Many Wairarapa towns have small history museums, and antique and craft shops. These include the Fell Locomotive Museum in Featherston, the Museum of Childhood in Masterton and the Eketahuna and Districts Early Settlers Museum (which boasts a Matchbox toy collection).
Aratoi: the Wairarapa Museum of Art and History opened in Masterton in 2002. The complex, which has won architectural awards, incorporates the old Wesley Church as a gallery space. Aratoi grew out of the Wairarapa Arts Centre, and collects art and objects relating to the region’s history. It acts as kaitiaki (guardian) to a growing collection of taonga (Māori treasures), including several cloaks. In 2006 it became home to an important private art collection – the Rutherford Trust Collection, built up by the Department of Electricity. This includes paintings by Colin McCahon, Toss Woollaston, Ralph Hotere and other national artists.
But is it art?
Ratepayer funding of the Aratoi museum was contentious. Pat White, a local artist, argued that Aratoi’s value ‘was priceless’ and could not be judged ‘in accountants’ columns’. Rod McKenzie, a dairy farmer, had once visited the Wairarapa Arts Centre ‘and saw an old railway sleeper with a bit of wire on it. I thought it was going to trip someone up so I went to pull it out when someone told me it was a display’. He thought ratepayers’ money was better spent on regional sport. 1
The archive, part of the Masterton library, is a storehouse for many of the region’s important documents and archives. It also publishes books on local history.
Artists and writers
The region is (and has been) home to a number of nationally important artists. These include the printmaker Gary Tricker; the potter Jim Greig; textile artist and painter Rhondda Greig; and the sculptor Sean Crawford.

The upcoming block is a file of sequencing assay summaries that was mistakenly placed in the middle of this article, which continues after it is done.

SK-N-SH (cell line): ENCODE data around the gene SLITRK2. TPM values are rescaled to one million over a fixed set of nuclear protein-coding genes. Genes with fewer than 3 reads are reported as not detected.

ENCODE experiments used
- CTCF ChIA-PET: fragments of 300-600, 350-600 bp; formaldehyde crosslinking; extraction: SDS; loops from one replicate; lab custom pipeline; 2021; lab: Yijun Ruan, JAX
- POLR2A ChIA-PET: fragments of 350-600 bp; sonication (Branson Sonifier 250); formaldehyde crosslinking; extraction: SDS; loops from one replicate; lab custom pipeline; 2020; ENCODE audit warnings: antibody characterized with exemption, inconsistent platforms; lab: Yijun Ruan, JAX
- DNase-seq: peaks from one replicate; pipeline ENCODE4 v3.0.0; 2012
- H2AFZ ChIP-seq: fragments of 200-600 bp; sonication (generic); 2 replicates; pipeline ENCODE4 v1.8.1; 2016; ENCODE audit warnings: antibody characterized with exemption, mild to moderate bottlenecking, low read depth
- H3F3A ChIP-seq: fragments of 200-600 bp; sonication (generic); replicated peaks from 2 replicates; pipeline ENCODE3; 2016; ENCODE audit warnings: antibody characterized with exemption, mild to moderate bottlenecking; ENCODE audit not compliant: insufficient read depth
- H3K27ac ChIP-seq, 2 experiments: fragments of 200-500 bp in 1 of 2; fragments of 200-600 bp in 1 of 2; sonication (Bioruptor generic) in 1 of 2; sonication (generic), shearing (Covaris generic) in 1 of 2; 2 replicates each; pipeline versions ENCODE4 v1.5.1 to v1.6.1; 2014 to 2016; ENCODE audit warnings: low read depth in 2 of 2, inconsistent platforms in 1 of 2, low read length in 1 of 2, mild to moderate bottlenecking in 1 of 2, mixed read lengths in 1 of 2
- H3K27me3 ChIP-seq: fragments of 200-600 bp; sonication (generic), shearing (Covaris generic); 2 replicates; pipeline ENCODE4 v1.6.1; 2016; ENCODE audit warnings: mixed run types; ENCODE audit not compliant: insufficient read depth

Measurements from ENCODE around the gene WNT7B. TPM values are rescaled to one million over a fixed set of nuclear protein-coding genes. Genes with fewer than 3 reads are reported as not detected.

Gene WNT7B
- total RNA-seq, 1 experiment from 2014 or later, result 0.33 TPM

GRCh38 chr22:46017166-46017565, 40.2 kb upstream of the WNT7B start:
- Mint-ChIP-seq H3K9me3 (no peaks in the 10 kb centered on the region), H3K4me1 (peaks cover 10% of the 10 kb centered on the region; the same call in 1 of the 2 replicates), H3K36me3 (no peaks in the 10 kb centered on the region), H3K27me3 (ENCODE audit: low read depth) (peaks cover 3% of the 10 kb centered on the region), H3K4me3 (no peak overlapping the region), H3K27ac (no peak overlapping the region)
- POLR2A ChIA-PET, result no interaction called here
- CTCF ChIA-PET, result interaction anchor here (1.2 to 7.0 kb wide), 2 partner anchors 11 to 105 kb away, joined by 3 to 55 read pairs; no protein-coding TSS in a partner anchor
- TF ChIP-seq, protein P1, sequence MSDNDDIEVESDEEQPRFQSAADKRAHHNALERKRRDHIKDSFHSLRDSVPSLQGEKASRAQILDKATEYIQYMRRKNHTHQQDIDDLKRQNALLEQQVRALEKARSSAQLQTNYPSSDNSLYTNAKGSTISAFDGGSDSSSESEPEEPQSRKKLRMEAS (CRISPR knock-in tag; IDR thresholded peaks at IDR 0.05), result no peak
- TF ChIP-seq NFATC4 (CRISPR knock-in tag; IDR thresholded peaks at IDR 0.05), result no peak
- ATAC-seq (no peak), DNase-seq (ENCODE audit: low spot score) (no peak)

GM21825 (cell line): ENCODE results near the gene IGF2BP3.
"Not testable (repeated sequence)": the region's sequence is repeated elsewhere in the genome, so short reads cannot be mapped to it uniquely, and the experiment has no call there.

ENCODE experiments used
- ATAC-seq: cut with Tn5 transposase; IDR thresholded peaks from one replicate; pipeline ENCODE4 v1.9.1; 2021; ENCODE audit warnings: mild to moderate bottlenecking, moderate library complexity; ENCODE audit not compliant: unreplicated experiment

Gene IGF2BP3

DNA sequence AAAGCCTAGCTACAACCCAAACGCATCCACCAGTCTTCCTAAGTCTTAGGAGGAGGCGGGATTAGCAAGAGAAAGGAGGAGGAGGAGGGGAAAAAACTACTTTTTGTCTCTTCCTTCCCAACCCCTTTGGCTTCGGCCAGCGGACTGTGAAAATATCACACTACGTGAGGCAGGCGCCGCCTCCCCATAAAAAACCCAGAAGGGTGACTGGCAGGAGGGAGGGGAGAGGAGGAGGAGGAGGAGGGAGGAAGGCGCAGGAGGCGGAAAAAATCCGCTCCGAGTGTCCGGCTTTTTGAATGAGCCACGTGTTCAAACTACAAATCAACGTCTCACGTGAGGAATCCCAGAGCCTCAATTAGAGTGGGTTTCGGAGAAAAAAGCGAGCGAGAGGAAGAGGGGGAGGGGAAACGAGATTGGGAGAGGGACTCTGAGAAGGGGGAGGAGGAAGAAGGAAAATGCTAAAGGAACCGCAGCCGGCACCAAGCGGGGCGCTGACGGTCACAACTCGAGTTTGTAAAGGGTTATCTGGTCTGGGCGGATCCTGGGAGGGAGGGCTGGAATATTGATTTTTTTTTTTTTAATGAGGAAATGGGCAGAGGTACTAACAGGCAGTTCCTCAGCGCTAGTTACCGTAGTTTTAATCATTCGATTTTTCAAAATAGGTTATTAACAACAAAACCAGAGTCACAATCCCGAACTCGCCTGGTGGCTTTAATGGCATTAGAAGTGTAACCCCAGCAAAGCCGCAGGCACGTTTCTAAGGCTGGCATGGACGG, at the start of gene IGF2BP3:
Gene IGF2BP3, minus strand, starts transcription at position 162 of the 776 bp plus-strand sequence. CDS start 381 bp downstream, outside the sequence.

Novelist and autobiographer Sylvia Ashton-Warner was educated in the Wairarapa, and fiction writer Nigel Cox was born in Pahīatua and spent part of his childhood in Masterton. His 2004 novel Tarzan Presley was set in the Wairarapa.
Awareness of Wairarapa’s cultural heritage has increased in recent decades. Archaeologists have found some 250 sites relating to early Māori settlement, including the rectangular storage pits near Tūranganui Stream at Pirinoa. More recent historic Māori sites include Pāpāwai Marae, outside Greytown, and the ornate Nukutaimemeha meeting-house in Masterton.
Important Pākehā buildings include the Anzac and Kiwi halls in Featherston (built to serve soldiers at the Featherston Military Camp during the First World War) and the Tui brewery tower at Mangatainoka.
Wairarapa’s mixed economic fortunes after 1945 ensured many historic buildings survived. This is evident in the region’s towns. Because Greytown’s sluggish growth discouraged rebuilding, the town boasts New Zealand’s most complete colonial wooden main street. Greater prosperity in nearby Carterton had led to a main street makeover. Ironically, by 1990 Greytown’s lack of change had raised its heritage value, encouraging gentrification and new growth. Martinborough and Featherston followed suit.